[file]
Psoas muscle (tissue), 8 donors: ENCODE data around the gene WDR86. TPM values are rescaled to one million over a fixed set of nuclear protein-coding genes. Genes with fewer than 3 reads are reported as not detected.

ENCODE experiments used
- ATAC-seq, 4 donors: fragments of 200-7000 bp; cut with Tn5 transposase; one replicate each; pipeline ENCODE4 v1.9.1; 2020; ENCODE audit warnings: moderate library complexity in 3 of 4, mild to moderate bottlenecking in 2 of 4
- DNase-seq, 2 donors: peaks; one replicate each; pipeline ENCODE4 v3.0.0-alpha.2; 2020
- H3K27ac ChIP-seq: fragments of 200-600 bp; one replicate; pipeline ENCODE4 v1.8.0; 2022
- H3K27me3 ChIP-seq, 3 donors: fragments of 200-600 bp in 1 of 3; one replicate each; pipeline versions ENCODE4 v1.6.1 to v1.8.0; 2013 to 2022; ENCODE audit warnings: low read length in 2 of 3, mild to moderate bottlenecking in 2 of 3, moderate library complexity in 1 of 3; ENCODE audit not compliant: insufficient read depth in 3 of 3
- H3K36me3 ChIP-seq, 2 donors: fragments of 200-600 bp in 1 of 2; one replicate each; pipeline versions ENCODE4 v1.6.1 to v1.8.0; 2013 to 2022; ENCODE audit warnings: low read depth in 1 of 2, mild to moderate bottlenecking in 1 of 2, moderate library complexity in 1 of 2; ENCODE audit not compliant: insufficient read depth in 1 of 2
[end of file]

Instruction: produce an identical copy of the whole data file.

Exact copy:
Psoas muscle (tissue), 8 donors: ENCODE data around the gene WDR86. TPM values are rescaled to one million over a fixed set of nuclear protein-coding genes. Genes with fewer than 3 reads are reported as not detected.

ENCODE experiments used
- ATAC-seq, 4 donors: fragments of 200-7000 bp; cut with Tn5 transposase; one replicate each; pipeline ENCODE4 v1.9.1; 2020; ENCODE audit warnings: moderate library complexity in 3 of 4, mild to moderate bottlenecking in 2 of 4
- DNase-seq, 2 donors: peaks; one replicate each; pipeline ENCODE4 v3.0.0-alpha.2; 2020
- H3K27ac ChIP-seq: fragments of 200-600 bp; one replicate; pipeline ENCODE4 v1.8.0; 2022
- H3K27me3 ChIP-seq, 3 donors: fragments of 200-600 bp in 1 of 3; one replicate each; pipeline versions ENCODE4 v1.6.1 to v1.8.0; 2013 to 2022; ENCODE audit warnings: low read length in 2 of 3, mild to moderate bottlenecking in 2 of 3, moderate library complexity in 1 of 3; ENCODE audit not compliant: insufficient read depth in 3 of 3
- H3K36me3 ChIP-seq, 2 donors: fragments of 200-600 bp in 1 of 2; one replicate each; pipeline versions ENCODE4 v1.6.1 to v1.8.0; 2013 to 2022; ENCODE audit warnings: low read depth in 1 of 2, mild to moderate bottlenecking in 1 of 2, moderate library complexity in 1 of 2; ENCODE audit not compliant: insufficient read depth in 1 of 2